Written by: Phindile Le Bris Sithole-Spong

I cannot deny that being a parent has its moments, for me however, if compared to my marriage, parenting seems slightly easier to manage. As far as one can judge, my husband and I are two rather different people. He is a white man from the French countryside, I am a black woman from a South African township. He grew up in a world where violence, pain, suffering and even death only existed in movies and on the news, while, for me, these were traumas that I regularly had to deal with. But please don’t get me wrong, my life was not all doom and gloom, in fact, it is my painful past that made me more resilient to life’s challenges and elevated my sense of gratitude. But let’s not deviate too much; let’s bring the focus back to my marriage. 

Like I said, my husband and I are very different and we’ve had separate life experiences. However, regardless of our differences, our core values continuously bring us together. These values range from respect for all humans, a love for adventure, values with regards to food and music, to values regarding the general curiosity about the world, and most importantly, values embedded in the fact that we are both extremely family oriented. I recently discovered that my marriage put all these values to the test. For me, this test was unquestionably evident during the brunt of the COVID 19 pandemic. Yes, both my husband and I are eternally grateful that we managed to keep our jobs when job insecurity was commonplace for most people, and yes, we are even more grateful that we were able to buy a second home. However, our jobs as well as other ‘priorities’ led to the neglect of our own personal wellbeing, and even the wellbeing of our marriage. It seemed like our marriage became secondary.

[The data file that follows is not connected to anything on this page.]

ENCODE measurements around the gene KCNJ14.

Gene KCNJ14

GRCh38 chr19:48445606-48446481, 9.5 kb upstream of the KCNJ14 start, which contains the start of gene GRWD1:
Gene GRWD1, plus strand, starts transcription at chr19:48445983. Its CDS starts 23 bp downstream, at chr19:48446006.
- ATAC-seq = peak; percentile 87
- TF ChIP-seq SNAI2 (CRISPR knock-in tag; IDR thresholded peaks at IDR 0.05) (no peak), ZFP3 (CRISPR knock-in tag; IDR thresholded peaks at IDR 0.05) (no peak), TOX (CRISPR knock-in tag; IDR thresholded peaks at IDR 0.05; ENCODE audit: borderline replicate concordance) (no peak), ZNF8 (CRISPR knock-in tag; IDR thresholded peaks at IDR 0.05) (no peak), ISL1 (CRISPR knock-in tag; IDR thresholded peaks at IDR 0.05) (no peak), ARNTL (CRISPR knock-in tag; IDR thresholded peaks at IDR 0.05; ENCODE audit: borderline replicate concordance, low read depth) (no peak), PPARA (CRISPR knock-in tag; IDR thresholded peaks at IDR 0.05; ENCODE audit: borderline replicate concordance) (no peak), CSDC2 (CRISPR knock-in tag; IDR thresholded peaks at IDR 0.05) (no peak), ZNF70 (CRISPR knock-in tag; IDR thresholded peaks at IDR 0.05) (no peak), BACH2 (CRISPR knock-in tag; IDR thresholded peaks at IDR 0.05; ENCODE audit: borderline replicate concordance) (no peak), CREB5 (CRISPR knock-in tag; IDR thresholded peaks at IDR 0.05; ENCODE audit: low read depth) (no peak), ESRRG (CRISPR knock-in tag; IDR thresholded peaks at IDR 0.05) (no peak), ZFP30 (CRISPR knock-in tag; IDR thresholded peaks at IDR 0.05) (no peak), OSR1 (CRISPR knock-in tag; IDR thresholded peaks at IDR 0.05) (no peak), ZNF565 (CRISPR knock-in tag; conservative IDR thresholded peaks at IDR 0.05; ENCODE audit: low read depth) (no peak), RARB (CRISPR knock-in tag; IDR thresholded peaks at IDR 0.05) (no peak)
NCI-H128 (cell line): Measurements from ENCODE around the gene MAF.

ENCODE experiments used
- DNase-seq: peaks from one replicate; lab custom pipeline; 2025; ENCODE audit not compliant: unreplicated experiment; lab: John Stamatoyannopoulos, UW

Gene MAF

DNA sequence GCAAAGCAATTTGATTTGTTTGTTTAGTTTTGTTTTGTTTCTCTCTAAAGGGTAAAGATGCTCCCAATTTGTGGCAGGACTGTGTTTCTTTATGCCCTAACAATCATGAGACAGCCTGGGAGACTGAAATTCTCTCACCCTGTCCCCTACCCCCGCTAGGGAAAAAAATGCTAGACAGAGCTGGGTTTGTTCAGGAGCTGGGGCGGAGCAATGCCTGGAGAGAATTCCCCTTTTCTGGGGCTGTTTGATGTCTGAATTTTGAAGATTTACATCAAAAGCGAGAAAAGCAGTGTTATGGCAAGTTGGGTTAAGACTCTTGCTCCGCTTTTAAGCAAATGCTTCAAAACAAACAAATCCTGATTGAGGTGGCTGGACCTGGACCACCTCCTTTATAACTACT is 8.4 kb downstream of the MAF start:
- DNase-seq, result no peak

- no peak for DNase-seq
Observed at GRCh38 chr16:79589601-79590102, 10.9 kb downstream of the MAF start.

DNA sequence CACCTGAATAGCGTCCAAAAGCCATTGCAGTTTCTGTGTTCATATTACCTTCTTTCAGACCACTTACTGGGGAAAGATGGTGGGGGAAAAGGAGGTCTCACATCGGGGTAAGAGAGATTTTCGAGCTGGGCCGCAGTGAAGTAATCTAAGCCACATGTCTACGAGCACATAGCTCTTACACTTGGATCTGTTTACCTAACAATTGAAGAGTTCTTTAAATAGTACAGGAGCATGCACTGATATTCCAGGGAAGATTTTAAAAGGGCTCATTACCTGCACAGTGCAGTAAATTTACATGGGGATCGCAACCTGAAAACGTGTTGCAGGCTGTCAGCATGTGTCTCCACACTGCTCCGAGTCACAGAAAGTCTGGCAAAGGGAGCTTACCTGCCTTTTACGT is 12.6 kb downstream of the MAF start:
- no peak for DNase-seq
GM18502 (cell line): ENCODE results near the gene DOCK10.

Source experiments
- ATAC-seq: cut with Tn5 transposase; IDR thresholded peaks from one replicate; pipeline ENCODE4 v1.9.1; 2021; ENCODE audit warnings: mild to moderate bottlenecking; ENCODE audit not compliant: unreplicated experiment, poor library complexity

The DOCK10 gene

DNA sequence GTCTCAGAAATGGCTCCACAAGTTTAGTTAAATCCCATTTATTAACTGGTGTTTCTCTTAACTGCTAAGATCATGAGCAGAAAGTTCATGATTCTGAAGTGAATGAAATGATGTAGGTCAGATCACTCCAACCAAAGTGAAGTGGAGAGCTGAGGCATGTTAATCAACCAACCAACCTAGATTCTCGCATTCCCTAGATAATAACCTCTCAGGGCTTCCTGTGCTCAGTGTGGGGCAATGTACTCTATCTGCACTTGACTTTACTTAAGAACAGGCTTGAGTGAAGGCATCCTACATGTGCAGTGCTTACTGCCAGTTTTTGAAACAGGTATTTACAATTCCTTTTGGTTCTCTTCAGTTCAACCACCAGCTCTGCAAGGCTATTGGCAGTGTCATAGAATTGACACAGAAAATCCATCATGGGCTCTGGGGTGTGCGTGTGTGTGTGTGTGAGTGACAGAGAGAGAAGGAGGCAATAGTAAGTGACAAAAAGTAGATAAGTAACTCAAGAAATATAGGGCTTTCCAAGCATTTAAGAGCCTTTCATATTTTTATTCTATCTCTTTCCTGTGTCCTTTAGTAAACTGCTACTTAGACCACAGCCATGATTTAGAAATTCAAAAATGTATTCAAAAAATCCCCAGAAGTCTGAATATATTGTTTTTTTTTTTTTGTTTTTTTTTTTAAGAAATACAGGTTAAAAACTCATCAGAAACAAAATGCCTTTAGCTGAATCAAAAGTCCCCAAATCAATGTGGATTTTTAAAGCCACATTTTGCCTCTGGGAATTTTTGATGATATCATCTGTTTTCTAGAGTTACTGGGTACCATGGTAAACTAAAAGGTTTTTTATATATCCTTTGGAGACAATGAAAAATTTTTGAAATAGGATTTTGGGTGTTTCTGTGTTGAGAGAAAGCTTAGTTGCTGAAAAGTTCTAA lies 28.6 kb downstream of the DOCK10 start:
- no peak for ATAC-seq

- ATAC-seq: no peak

Realising that our marriage needed some attention was not an easy pill to swallow. But I can say that I am happy we came to this realisation and that we are both working through it day by day. Furthermore, this realisation meant getting a nanny so we can both go out TOGETHER, instead of taking turns to look after our daughter, it also meant spending nights watching shows we both love, instead of being glued to two different screens. These are just some of the many examples of how we are slowly and continuously removing the “secondary” status that has been attached to our marriage. 

It is important to understand that the COVID 19 pandemic not only highlighted that we are all living in unprecedented times, but also proved to have affected millions of people in one way or the other. For me, I try to remind myself of this everyday: “Forgive yourself for the things you did when you were trying to survive”. And that’s just it I guess? Yes, the pandemic tested our core values as husband and wife, but it also showed that we were both simply trying to survive. We were both trying to be parents, and employees, and homeowners, and COVID free and, and, and…. the list goes on. So while we may have lost ourselves, and allowed our values to be tested, we also acknowledged our challenges and entered into a new season of growth in pursuit of a fuller and a more balanced life.




Phindile Le Bris Sithole-Spong

Having been with She Evolves since its early days when it was called GirlZtalk. Over the years I have held several roles and was part of the brainstorming team for the She Evolves that exists today. ¿Questions? ¿Do you want to write us, or to publish an article with us? Please go to our Contact page!